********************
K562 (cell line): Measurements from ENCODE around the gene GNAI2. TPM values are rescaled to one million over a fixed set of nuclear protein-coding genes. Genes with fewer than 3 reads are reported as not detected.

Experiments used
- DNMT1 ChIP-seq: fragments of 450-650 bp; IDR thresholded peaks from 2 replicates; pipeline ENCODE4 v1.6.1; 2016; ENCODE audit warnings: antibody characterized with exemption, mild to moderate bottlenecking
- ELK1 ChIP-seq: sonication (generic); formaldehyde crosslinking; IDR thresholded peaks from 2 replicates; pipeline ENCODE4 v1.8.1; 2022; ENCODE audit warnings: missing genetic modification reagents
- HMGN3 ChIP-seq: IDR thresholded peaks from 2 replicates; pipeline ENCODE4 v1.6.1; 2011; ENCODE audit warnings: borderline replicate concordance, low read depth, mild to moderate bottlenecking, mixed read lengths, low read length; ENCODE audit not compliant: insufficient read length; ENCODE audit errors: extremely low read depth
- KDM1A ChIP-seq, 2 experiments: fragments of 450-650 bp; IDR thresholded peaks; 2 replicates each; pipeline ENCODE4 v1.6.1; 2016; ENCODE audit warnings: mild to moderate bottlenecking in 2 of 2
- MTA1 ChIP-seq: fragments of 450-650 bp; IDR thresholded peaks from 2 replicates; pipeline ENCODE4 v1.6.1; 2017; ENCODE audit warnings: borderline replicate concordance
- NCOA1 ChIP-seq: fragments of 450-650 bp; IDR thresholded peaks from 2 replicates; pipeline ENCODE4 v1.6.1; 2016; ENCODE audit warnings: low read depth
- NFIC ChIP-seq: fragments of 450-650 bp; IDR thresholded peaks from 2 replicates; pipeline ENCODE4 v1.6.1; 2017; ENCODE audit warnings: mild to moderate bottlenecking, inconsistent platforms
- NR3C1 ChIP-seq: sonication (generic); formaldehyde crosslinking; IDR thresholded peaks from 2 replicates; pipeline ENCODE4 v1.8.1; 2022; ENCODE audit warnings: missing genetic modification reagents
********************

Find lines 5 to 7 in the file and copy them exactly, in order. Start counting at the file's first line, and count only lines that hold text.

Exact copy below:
- HMGN3 ChIP-seq: IDR thresholded peaks from 2 replicates; pipeline ENCODE4 v1.6.1; 2011; ENCODE audit warnings: borderline replicate concordance, low read depth, mild to moderate bottlenecking, mixed read lengths, low read length; ENCODE audit not compliant: insufficient read length; ENCODE audit errors: extremely low read depth
- KDM1A ChIP-seq, 2 experiments: fragments of 450-650 bp; IDR thresholded peaks; 2 replicates each; pipeline ENCODE4 v1.6.1; 2016; ENCODE audit warnings: mild to moderate bottlenecking in 2 of 2
- MTA1 ChIP-seq: fragments of 450-650 bp; IDR thresholded peaks from 2 replicates; pipeline ENCODE4 v1.6.1; 2017; ENCODE audit warnings: borderline replicate concordance